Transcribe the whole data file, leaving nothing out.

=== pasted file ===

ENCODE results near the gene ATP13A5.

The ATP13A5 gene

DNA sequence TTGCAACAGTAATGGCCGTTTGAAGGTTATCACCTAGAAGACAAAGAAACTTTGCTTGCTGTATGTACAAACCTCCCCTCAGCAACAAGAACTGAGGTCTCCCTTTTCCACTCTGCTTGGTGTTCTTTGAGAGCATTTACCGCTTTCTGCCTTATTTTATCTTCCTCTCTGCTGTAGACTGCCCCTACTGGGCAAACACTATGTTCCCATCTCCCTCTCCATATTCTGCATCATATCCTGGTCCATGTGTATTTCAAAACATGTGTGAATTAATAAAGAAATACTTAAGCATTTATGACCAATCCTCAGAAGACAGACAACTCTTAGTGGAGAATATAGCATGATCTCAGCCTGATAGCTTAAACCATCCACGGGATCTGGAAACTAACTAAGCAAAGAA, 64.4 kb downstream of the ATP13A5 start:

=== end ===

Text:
ENCODE results near the gene ATP13A5.

The ATP13A5 gene

DNA sequence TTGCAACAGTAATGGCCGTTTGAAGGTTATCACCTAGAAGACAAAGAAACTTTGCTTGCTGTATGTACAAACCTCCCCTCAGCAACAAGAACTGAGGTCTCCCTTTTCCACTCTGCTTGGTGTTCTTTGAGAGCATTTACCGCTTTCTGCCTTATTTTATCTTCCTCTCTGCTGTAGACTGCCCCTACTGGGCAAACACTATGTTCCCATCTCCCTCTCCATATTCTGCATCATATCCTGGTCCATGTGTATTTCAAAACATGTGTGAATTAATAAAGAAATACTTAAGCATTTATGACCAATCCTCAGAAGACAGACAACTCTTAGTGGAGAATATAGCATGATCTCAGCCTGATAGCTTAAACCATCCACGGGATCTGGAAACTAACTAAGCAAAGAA, 64.4 kb downstream of the ATP13A5 start: